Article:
Yellow letters traveled across the screen, marquee style: Maskhål och du. Below it, in subtitles, “WORMHOLES AND YOU.”
While FINNA became a place to express my frustrations and rage, it’s also a story about realizing that other worlds and ways of being are possible. So many of us feel trapped; in our jobs, in political systems that don’t serve us, in depression or anxiety. The universe contains so much more than we might believe possible at first. I could not, for a long time, imagine myself as a labor organizer; that I could confront people with power over me, or advocate for myself or my fellow workers. I never imagined that I was brave enough to make a stand until, suddenly, I was.
In the end, FINNA is a weirdly hopeful book. One character, an old woman who’s well-versed in traveling the multiverse, tells Ava something she loved about traveling by wormhole:
It showed me that there were infinite possibilities… [Before], I worried over every decision, doubted whether I was brave or smart or strong enough to pull my mission off and protect my crew. I could remind myself that somewhere in the multiverse of possibility, there existed a world where I was all of those things. Maybe it was the world that I already lived in.
The world is often scary, and sometimes it’s hard to imagine that things will ever be better. But we live in a world of possibility, and the doorways to other futures are there–if we’re brave enough to go through them.
FINNA by Nino Cipri
Nino Cipri’s Finna is a rambunctious, touching story that blends all the horrors the multiverse has to offer with the everyday awfulness of low-wage work. It explores queer relationships and queer feelings, capitalism and accountability, labor and love, all with a bouncing sense of humor and a commitment to the strange.
When an elderly customer at a Swedish big box furniture store — but not that one — slips through a portal to another dimension, it’s up to two minimum-wage employees to track her across the multiverse and protect their company’s bottom line. Multi-dimensional swashbuckling would be hard enough, but those two unfortunate souls broke up a week ago.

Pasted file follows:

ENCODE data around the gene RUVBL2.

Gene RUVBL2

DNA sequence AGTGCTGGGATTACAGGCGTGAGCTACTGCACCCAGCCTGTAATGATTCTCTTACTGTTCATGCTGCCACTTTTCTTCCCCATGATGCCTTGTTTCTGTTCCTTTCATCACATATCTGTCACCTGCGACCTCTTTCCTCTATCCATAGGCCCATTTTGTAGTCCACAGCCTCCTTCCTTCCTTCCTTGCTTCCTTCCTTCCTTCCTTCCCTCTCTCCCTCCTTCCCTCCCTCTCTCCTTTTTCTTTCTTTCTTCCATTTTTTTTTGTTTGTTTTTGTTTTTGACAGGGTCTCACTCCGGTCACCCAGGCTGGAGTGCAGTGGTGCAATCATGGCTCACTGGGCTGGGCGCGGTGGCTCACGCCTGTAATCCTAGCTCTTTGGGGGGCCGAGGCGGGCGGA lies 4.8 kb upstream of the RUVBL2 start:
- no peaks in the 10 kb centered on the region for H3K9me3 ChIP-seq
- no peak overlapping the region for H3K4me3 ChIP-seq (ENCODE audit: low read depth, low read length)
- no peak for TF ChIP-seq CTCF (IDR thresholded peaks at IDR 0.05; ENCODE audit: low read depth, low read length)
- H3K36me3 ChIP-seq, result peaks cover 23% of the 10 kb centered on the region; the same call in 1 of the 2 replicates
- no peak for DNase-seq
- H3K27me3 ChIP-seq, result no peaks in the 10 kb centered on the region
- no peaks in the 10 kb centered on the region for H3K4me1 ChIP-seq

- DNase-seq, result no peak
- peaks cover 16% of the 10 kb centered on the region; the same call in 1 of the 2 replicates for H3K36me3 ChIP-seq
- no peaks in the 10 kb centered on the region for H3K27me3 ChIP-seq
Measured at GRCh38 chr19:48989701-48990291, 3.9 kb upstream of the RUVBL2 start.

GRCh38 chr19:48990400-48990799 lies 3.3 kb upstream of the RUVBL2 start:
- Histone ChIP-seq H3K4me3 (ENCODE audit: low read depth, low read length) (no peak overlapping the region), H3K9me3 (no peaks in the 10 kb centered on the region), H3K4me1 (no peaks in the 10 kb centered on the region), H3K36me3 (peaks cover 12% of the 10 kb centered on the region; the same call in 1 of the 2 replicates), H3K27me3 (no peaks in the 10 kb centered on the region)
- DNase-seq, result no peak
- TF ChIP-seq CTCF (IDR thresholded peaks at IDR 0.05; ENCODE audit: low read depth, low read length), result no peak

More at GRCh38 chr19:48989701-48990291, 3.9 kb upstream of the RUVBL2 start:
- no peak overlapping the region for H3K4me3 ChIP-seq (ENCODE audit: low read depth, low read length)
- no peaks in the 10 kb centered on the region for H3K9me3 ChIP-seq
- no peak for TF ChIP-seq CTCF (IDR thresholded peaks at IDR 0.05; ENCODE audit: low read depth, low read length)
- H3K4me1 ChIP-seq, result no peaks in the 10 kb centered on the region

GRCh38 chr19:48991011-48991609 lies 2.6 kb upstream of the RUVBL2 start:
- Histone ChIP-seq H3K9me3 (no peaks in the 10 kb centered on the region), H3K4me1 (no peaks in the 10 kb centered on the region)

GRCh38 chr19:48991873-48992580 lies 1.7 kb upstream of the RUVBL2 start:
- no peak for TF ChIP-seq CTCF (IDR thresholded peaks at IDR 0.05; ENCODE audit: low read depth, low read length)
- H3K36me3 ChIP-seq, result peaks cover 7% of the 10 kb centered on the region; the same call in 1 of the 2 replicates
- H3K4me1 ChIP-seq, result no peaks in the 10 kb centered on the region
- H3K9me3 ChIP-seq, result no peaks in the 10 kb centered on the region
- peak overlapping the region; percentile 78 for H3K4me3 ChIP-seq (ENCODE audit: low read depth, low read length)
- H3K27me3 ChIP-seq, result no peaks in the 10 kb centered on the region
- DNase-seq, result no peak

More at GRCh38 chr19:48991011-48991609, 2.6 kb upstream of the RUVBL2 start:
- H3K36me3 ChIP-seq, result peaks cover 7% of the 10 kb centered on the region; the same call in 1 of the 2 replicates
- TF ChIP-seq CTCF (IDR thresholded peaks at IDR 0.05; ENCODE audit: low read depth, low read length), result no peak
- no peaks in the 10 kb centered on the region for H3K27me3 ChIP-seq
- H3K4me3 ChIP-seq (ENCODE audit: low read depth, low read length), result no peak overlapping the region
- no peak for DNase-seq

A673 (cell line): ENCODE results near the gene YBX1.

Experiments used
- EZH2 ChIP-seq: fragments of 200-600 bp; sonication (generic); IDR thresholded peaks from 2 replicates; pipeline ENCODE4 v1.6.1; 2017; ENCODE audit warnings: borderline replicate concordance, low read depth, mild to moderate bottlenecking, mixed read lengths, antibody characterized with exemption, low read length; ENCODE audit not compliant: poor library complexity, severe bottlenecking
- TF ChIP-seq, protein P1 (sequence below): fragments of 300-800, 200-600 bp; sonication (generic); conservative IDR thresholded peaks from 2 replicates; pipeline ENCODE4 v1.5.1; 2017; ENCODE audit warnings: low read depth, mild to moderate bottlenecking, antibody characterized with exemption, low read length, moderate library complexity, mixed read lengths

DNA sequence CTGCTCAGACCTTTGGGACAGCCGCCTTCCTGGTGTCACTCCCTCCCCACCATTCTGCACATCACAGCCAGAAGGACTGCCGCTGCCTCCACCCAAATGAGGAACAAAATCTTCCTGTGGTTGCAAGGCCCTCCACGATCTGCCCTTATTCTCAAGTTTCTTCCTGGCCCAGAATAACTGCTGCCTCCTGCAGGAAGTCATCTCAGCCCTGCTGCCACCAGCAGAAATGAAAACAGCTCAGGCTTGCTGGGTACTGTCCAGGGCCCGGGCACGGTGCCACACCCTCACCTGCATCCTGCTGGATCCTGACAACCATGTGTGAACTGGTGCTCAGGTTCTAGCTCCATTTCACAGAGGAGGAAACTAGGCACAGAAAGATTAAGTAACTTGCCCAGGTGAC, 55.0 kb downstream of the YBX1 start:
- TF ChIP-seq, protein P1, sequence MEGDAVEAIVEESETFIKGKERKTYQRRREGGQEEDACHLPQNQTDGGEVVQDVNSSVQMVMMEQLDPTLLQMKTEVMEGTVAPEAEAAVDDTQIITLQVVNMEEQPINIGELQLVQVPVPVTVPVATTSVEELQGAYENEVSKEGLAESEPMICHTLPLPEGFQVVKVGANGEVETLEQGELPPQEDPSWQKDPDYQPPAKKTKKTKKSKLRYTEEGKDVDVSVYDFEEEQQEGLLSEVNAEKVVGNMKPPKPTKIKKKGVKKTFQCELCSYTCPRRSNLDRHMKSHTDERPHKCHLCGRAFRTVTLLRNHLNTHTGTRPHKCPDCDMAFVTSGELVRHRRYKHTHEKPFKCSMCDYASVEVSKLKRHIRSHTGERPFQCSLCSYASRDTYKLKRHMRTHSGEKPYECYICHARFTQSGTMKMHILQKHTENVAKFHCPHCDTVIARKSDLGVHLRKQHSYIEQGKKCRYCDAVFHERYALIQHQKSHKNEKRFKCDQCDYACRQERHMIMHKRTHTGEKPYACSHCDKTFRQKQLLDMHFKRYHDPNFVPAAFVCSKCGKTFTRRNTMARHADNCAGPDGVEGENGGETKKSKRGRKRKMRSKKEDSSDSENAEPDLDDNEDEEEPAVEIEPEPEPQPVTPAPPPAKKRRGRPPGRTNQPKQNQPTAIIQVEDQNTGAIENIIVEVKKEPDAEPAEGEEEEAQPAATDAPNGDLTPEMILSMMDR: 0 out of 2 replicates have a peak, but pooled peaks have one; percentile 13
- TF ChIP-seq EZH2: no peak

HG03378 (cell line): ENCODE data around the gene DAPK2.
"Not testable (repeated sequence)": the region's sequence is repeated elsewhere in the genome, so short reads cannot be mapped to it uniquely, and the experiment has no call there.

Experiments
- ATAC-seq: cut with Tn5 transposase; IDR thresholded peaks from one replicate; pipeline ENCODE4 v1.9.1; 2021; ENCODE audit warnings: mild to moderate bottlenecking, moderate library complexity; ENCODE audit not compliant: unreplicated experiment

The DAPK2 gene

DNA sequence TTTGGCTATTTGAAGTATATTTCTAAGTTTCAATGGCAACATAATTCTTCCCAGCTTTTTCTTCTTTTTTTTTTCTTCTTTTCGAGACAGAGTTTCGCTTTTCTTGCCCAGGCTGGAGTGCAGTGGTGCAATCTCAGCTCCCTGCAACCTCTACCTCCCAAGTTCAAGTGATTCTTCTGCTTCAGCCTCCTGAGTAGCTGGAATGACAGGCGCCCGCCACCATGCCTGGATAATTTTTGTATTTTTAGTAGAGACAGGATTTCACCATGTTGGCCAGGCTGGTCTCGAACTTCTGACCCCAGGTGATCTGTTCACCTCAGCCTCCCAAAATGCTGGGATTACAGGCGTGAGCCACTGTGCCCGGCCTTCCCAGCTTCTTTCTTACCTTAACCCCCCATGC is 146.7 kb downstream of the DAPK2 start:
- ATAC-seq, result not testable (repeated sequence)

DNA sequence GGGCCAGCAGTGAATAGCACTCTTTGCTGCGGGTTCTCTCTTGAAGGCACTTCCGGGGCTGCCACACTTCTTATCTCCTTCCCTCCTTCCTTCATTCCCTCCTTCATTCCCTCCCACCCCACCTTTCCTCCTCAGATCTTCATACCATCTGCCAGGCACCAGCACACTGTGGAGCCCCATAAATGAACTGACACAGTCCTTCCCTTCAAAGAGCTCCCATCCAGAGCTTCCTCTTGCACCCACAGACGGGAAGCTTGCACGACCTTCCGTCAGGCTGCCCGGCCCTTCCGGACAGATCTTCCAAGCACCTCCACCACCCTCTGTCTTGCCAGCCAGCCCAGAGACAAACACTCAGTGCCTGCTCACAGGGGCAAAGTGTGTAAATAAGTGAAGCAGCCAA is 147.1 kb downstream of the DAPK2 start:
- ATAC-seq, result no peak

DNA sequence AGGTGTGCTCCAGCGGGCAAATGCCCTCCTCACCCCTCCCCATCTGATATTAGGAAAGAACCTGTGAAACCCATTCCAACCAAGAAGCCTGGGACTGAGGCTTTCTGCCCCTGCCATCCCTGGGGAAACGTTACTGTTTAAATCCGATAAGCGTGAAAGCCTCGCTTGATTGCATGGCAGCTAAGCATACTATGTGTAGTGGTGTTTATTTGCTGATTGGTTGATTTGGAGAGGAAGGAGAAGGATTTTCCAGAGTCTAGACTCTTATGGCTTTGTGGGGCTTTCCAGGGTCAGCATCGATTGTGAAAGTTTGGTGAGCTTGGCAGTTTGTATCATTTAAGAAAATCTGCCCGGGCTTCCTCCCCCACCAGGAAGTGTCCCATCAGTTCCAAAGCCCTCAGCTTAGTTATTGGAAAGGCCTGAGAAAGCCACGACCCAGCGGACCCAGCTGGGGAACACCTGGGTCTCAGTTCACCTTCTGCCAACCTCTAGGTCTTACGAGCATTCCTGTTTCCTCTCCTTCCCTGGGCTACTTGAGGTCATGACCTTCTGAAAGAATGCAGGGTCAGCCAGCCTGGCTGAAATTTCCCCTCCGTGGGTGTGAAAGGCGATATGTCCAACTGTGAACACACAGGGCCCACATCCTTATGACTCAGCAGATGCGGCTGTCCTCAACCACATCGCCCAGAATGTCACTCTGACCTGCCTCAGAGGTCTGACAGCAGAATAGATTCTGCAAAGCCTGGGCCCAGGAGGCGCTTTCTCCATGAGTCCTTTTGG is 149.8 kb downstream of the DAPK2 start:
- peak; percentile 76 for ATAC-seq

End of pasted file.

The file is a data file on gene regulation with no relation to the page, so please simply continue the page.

To find the missing granny, Ava and Jules will brave carnivorous furniture, swarms of identical furniture spokespeople, and the deep resentment simmering between them. Can friendship blossom from the ashes of their relationship? In infinite dimensions, all things are possible.
About Nino Cipri
Nino Cipri is a queer and genderqueer writer living in Chicago. Nino is a graduate of the 2014 Clarion Writers’ Workshop, which they attended with the help of an Illinois Arts Council Professional Development grant. Their writing has been published in Tor.com, Fireside Fiction, Betwixt, Daily Science Fiction, In The Fray, Autostraddle, and Gozamos.
A multidisciplinary artist, Nino has also written plays, screenplays, and radio features; performed as a dancer, actor, and puppeteer; and worked as a backstage theater tech. Nino has also worked as a farmhand, bike mechanic, barista, mail clerk, dishwasher, bookseller, and gas station attendant. One time, an angry person called Nino a verbal terrorist, which has since made a great T-shirt slogan.